In late summer 2018, I took a trip with my mother to Entwistle, Alberta, in Canada where her mother was born. It had been over a year since I had been injured by an antibiotic prescription and at the time I was diagnosed with a frozen shoulder, but I loved the drive with my mom and the two dogs.
On our way to and back to Washington from Alberta, we wound our way through multiple forest fires, not realizing how much smoke we were inhaling. I had a few masks in the first aid kit and we used them where possible, but when we returned home, my asthmatic chest felt full.
After we returned home, when the anticipated normal time of recovery had ended, and my mom, 23 years my senior had fully recovered from the trip I was more than frustrated that I had not.
I was diagnosed with pneumonia and wasn’t having an easy time of recovering. It felt as if the fluoroquinolone toxicity from the previous year was attacking with a new vigor. Not only couldn’t I breathe, but walking was near impossible and my feet were worsening.
I never knew whether I was going to stand on emptiness, not able to feel the ground beneath me, or my feet would feel like they were stepping on broken legos on fire. It was never normal. It was never an okay feeling to stand, so standing became my enemy.
I fell over and over again. The day before my 52nd birthday, I was finally prescribed a wheelchair. Only it wasn’t the ultralight I had hoped for in January when I first mentioned to my provider I felt I needed wheels. That ARNP had laughed at me, and I transferred my care to University of Washington to be taken seriously.
I had injured myself so many times in falls between January and October that I now qualified for a powerchair.
The other referral that was made was for a medical caregiver to come in until I had caregiving set up through normal channels. I had no idea there were many different channels of prescribed caregiving.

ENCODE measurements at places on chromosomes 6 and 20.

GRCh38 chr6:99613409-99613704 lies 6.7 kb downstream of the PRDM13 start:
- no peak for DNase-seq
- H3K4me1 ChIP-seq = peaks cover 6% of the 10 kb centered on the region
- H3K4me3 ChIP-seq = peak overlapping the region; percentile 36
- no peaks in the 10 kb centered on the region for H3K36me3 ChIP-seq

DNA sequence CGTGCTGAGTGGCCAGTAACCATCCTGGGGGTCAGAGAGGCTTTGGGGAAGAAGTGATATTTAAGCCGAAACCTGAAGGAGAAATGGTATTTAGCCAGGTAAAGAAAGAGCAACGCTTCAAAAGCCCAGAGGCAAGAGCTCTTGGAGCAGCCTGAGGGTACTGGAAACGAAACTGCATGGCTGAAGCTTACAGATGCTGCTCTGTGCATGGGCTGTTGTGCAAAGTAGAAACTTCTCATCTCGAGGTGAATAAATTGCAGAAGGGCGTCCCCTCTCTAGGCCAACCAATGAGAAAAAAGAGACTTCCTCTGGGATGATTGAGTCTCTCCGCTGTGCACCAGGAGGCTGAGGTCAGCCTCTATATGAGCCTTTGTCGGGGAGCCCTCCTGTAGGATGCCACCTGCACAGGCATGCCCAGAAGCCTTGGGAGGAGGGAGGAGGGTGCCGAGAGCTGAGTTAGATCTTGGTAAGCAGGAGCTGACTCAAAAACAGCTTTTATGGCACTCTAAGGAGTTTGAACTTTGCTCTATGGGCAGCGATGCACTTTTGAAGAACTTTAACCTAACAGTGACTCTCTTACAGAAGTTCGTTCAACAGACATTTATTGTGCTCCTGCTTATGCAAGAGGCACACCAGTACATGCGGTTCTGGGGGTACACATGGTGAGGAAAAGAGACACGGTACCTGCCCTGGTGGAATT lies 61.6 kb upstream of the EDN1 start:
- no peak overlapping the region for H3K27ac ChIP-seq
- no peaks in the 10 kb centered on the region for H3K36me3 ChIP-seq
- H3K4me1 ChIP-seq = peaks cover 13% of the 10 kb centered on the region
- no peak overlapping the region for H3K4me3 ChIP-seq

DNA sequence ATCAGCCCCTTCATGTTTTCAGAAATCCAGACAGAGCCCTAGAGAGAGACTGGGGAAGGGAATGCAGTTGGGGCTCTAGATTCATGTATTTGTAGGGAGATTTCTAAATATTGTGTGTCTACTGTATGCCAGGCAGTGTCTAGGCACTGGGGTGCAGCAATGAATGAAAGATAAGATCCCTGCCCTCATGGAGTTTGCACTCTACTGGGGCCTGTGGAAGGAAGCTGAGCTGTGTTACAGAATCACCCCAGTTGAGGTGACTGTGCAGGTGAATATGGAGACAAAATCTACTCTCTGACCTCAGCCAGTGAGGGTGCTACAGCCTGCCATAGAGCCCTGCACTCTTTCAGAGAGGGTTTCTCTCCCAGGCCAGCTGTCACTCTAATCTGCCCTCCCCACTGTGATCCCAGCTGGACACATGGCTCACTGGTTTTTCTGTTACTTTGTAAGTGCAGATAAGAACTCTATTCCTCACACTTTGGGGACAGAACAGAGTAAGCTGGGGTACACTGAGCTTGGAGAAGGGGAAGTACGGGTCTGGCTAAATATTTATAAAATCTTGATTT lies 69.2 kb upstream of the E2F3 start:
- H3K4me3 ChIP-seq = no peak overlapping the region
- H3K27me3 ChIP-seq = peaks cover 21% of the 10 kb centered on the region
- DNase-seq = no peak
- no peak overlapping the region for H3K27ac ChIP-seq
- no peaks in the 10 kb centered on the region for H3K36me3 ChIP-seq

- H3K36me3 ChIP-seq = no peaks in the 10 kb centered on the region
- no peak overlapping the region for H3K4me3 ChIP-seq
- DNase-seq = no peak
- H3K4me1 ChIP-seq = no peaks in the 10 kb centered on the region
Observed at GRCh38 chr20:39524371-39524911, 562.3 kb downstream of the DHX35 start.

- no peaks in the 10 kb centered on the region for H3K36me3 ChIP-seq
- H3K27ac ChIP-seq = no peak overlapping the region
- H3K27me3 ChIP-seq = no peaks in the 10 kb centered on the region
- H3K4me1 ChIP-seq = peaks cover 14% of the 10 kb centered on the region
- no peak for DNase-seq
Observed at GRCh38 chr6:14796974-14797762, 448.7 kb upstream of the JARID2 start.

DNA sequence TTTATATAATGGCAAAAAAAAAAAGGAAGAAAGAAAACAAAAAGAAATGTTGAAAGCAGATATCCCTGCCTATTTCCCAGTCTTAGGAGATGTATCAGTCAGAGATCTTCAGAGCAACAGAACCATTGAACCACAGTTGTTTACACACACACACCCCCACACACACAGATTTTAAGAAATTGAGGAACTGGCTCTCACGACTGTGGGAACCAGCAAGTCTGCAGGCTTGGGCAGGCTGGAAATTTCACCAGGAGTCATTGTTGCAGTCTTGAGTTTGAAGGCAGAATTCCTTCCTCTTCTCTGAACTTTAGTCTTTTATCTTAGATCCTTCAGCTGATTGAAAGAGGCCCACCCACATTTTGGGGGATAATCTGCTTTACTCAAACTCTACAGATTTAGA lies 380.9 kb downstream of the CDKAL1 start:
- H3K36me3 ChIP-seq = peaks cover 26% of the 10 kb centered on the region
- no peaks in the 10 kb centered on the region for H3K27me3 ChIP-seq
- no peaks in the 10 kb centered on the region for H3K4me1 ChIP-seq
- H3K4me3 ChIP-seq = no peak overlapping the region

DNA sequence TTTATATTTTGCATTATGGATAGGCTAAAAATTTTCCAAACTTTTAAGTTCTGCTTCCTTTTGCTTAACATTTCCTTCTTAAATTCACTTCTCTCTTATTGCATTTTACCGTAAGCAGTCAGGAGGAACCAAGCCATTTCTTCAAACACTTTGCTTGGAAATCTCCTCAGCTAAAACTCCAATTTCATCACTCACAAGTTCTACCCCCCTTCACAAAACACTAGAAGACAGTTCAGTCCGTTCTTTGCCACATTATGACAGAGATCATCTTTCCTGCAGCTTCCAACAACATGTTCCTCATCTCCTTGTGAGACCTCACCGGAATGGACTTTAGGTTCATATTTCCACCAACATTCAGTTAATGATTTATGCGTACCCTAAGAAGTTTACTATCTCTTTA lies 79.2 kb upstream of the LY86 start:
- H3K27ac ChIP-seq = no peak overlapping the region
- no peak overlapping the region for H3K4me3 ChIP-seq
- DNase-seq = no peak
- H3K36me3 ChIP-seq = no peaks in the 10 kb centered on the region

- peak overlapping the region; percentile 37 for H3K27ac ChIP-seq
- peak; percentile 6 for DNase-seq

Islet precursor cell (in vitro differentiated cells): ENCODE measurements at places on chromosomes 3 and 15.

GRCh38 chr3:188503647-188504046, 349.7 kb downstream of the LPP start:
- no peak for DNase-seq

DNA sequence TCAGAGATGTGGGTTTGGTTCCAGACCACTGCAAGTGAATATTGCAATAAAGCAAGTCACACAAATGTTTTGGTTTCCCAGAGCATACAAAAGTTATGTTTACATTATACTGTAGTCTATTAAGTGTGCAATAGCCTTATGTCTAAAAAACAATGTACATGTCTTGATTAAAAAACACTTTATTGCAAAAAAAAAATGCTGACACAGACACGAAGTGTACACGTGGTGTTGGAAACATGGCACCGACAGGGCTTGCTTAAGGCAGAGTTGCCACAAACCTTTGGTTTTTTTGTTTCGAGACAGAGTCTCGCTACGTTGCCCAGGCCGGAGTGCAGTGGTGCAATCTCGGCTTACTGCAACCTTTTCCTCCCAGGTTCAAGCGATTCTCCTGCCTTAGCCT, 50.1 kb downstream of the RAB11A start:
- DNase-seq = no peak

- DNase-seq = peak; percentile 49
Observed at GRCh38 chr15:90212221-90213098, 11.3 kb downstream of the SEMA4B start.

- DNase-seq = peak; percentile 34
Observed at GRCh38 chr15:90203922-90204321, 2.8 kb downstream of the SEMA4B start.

I was 52. My presumtive diagnosis of hypermobile Ehlers-Danlos Syndrome was made a few months later.
It’s only been three and a half years since that event, but it remains cemented in my mind as the point in time when I could no longer pretend to manage my symptoms alone.
How do I manage my symptoms?
I surprised myself in a recent video tour around just the front room of my home, when I realized just how many things around my home that my caregivers and I’ve adapted to ease the symptoms I deal with daily.
Primary number one is my powerchair. Many people do not recognize that mobility aids measured and built to fit the dimensions of our bodies actually reduce a considerable amount of pain and fatigue.
The second primary way I control my symptoms is by humbling myself and asking for help. My caregivers make my life possible.
This may seem a little graphic, but disabled people may understand: Without my powerchair and my caregivers, I’d be stuck in a living room chair or bed, wetting myself and in pain.
But that isn’t the case. I have wonderful helpers and a fabulous robot chair!
Let me share with you a few more things I use to control my symptoms: IV rehydration infusions (self-pay), heating pads of all shapes and sizes, cold packs, including one for my eyes, my dogs which dispense oxytocin that helps control my pain, as well as some tasks that assist with other symptoms.
I use oxygen therapy to help my low oxygen at night, and KAFOs (Knee Ankle Foot Orthotics) knee braces to help stabilize my knees when I am able to be on my feet.
I have more braces and wraps than I know what to do with and I usually wear clothing with a mild compression to help the constant feeling my body is coming apart.
I eat more than my share of cough drops. They help with my dysphagia (trouble swallowing) and help a little with the constant nausea that plagues me when I’m not properly cannabinated.
Speaking of cannabis, that’s my go-to. I use canna-caps from a recipe I’ve been refining for over ten years. You can find that recipe here.
The other thing I do to ease my symptoms is I validate them. I do not listen to those who would do the opposite. They aren’t in my body.
I know what my body needs and I’m strong advocate for those things. I seek to be a strong advocate for myself and to encourage others to do the same.
There’s nothing easy about waking up every morning in pain and going to sleep every night in pain. Sometimes the pain is worse, sometimes it is better, but there is always pain.
I hope for those who come behind me, there can be a relief of that constant pain and fatigue. I hope they can enjoy their bendy bodies without incuring the pain post-party trick.
I love being a zebra- I love those things my body can do- I just want it not to hurt.